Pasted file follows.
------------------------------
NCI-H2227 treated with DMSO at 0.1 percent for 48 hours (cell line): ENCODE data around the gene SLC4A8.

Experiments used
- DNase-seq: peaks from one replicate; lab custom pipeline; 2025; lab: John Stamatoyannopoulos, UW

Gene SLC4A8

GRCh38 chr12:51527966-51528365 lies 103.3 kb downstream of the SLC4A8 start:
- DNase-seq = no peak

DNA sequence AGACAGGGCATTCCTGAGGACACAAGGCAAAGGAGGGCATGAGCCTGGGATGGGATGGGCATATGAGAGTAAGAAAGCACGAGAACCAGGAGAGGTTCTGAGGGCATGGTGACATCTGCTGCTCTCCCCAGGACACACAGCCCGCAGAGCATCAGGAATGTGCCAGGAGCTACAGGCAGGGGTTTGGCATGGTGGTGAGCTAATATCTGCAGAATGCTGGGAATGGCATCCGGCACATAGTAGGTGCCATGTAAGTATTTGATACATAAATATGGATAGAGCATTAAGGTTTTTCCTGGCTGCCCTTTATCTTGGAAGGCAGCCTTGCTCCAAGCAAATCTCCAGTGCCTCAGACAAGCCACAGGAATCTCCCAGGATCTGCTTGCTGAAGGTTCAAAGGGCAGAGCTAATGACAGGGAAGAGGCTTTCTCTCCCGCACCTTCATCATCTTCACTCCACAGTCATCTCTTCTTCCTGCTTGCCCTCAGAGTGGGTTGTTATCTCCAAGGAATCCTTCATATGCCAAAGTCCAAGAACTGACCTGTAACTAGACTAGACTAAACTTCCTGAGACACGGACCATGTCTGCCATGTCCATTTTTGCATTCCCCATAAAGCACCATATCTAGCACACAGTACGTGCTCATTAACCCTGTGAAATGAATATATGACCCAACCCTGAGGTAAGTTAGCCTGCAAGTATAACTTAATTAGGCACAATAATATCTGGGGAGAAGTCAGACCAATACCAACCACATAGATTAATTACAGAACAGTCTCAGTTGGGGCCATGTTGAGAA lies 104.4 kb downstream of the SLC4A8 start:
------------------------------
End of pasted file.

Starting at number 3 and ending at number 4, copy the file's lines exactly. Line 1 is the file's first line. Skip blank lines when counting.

- DNase-seq: peaks from one replicate; lab custom pipeline; 2025; lab: John Stamatoyannopoulos, UW

Gene SLC4A8